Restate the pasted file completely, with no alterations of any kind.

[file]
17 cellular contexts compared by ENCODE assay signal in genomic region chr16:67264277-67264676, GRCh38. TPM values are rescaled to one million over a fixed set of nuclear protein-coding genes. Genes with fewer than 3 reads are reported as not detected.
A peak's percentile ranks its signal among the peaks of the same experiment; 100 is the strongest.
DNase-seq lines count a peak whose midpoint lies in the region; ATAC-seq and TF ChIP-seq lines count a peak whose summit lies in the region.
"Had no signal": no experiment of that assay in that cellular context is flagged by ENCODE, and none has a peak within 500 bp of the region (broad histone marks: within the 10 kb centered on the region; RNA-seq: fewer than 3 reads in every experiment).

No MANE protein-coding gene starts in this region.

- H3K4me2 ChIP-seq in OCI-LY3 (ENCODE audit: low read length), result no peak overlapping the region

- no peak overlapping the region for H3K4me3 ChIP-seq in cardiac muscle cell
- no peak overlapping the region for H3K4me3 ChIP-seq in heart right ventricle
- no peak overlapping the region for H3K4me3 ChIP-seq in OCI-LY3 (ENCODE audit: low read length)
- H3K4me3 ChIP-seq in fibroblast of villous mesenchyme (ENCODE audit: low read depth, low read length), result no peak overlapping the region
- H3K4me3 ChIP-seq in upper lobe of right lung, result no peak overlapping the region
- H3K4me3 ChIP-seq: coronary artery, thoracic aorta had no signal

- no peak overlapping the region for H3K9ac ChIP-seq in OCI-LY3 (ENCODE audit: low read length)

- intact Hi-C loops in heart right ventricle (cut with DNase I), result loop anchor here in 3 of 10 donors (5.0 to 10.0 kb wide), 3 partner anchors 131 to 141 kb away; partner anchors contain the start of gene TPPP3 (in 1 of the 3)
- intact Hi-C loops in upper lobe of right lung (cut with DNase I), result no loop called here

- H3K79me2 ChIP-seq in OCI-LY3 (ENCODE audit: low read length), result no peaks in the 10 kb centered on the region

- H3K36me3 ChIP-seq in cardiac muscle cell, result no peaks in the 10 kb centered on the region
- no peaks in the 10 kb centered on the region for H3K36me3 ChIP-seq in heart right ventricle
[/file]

17 cellular contexts compared by ENCODE assay signal in genomic region chr16:67264277-67264676, GRCh38. TPM values are rescaled to one million over a fixed set of nuclear protein-coding genes. Genes with fewer than 3 reads are reported as not detected.
A peak's percentile ranks its signal among the peaks of the same experiment; 100 is the strongest.
DNase-seq lines count a peak whose midpoint lies in the region; ATAC-seq and TF ChIP-seq lines count a peak whose summit lies in the region.
"Had no signal": no experiment of that assay in that cellular context is flagged by ENCODE, and none has a peak within 500 bp of the region (broad histone marks: within the 10 kb centered on the region; RNA-seq: fewer than 3 reads in every experiment).

No MANE protein-coding gene starts in this region.

- H3K4me2 ChIP-seq in OCI-LY3 (ENCODE audit: low read length), result no peak overlapping the region

- no peak overlapping the region for H3K4me3 ChIP-seq in cardiac muscle cell
- no peak overlapping the region for H3K4me3 ChIP-seq in heart right ventricle
- no peak overlapping the region for H3K4me3 ChIP-seq in OCI-LY3 (ENCODE audit: low read length)
- H3K4me3 ChIP-seq in fibroblast of villous mesenchyme (ENCODE audit: low read depth, low read length), result no peak overlapping the region
- H3K4me3 ChIP-seq in upper lobe of right lung, result no peak overlapping the region
- H3K4me3 ChIP-seq: coronary artery, thoracic aorta had no signal

- no peak overlapping the region for H3K9ac ChIP-seq in OCI-LY3 (ENCODE audit: low read length)

- intact Hi-C loops in heart right ventricle (cut with DNase I), result loop anchor here in 3 of 10 donors (5.0 to 10.0 kb wide), 3 partner anchors 131 to 141 kb away; partner anchors contain the start of gene TPPP3 (in 1 of the 3)
- intact Hi-C loops in upper lobe of right lung (cut with DNase I), result no loop called here

- H3K79me2 ChIP-seq in OCI-LY3 (ENCODE audit: low read length), result no peaks in the 10 kb centered on the region

- H3K36me3 ChIP-seq in cardiac muscle cell, result no peaks in the 10 kb centered on the region
- no peaks in the 10 kb centered on the region for H3K36me3 ChIP-seq in heart right ventricle